Four Selling Skills You Need in the Social Age

By Kurt Shaver

Years ago, salespeople used phone books, computer printouts, or spreadsheets to cold call. Today’s salespeople leverage social networks, so they are armed with information to take the chill out of cold calls. Here are four social selling skills you’ll use when finding and connecting with new prospects on social networks.

1. Social Listening

Social sites are a raging river of information about prospective buyers. Sellers can gain valuable insight from LinkedIn updates about job changes or work anniversaries, tweets from a conference, or Facebook posts about vacations or birthdays. The challenge is learning how to filter the signal from the noise.

A simple way to filter social information is to use Google Alerts for topics, people, or companies. For people alerts, sellers can also use LinkedIn’s Saved Search. It allows sellers to save prospect filter criteria (for example, vice presidents/directors of marketing in the media/entertainment industry within 50 miles of New York City) and have LinkedIn email them whenever a new person fits the criteria.

2. Social Researching

If social listening is the net in the river, social research is like a laser beam sellers can focus on a specific person or company. Browsing prospects’ LinkedIn profiles for job titles, responsibilities, recommendations, schools, groups, and posting activity can provide openings to initiate contact. Have you helped similar titles at similar companies? Are they responsible for something that your company does better than any other? Have they posted something in a LinkedIn Group to which you could add a comment? If prospects are active on Twitter, read their posts and follow them. It’s as close as you can get to reading someone’s mind.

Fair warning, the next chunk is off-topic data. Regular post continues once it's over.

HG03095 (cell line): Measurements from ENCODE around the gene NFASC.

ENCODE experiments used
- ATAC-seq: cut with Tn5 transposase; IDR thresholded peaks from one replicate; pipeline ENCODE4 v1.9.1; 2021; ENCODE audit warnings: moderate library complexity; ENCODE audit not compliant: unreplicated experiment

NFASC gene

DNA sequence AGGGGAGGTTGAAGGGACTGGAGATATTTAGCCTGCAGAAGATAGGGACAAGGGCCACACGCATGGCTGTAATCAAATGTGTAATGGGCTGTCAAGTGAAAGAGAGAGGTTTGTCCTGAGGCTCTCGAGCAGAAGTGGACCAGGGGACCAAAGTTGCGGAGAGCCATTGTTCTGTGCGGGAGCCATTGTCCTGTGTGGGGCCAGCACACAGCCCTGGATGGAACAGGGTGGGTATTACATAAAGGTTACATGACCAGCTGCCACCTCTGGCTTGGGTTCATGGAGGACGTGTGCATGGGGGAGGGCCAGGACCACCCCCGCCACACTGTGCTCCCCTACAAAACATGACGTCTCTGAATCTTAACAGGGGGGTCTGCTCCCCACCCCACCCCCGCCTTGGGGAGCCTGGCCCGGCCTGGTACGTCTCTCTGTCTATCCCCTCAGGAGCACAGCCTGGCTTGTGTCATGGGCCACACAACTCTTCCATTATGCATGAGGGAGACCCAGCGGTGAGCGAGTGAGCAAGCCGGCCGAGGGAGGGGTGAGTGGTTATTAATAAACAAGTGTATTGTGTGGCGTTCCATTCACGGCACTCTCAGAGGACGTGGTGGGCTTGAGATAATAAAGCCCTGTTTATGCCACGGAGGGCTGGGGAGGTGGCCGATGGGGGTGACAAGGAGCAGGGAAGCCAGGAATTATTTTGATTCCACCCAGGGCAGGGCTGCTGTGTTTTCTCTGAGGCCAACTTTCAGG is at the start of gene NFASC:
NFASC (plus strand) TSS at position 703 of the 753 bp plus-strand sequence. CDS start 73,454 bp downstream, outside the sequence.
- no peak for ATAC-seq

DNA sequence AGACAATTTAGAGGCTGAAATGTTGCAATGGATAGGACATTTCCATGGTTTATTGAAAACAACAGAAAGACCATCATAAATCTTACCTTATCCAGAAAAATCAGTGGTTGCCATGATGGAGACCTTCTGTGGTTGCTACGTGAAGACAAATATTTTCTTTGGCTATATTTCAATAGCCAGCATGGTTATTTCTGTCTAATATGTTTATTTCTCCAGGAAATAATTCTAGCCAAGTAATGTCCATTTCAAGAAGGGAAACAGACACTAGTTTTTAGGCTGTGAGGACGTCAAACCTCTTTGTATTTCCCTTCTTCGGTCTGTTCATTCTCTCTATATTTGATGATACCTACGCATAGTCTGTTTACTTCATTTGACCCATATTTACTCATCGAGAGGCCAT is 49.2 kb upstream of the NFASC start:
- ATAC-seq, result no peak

3. Social Networking

The best way to start a new sales cycle is to be introduced by a mutual connection – because some of the trust between the two parties is transferred to you.

Most people know that LinkedIn shows them the common connections they have when viewing a prospect’s profile. Did you know that LinkedIn will also rank all the common connections according to how many connections the other two share? Find the “Get Introduced” section in the drop-down options under the tiny black arrow on a prospect’s profile. Sort by “Connection Strength” (the default) to pick your best bet.

4. Social Engaging

This is the newest skill for sellers. Consequently, it holds the biggest competitive advantage for sellers who master it quickly. There are two types of social-engagement actions:

  1. Commenting on someone else’s post

    If you posses subject expertise that can add to the conversation, this is the easiest way to get started. Don’t be afraid to offer an opinion, as differing viewpoints can lead to healthy discussions; however, mind your manners, and don’t attack another person online. You will come across as mean and lose credibility. Another strategy is to comment on the posts of people who you want to notice you. Since most people will read the comments that others leave on their posts, it’s a great way to initiate a conversation.

  2. Initiating a post

    There are three levels of content for sellers.

  1. Share your company’s content. Sharing news or the company blog is the first step in social-content sharing.
  2. Share third-party articles. As sellers read industry news, articles, and statistics on the Web, they can act as an editor and share ones their connections would enjoy. This builds the seller’s reputation as an expert.
  3. Create original content. While every seller may not have the time or skill to write original content, many are able to share their knowledge via LinkedIn Updates, tweets, or the long-form publishing feature on LinkedIn.

More of your prospects are becoming active on social networks every day. Practice these skills, and you will find and connect with more of them.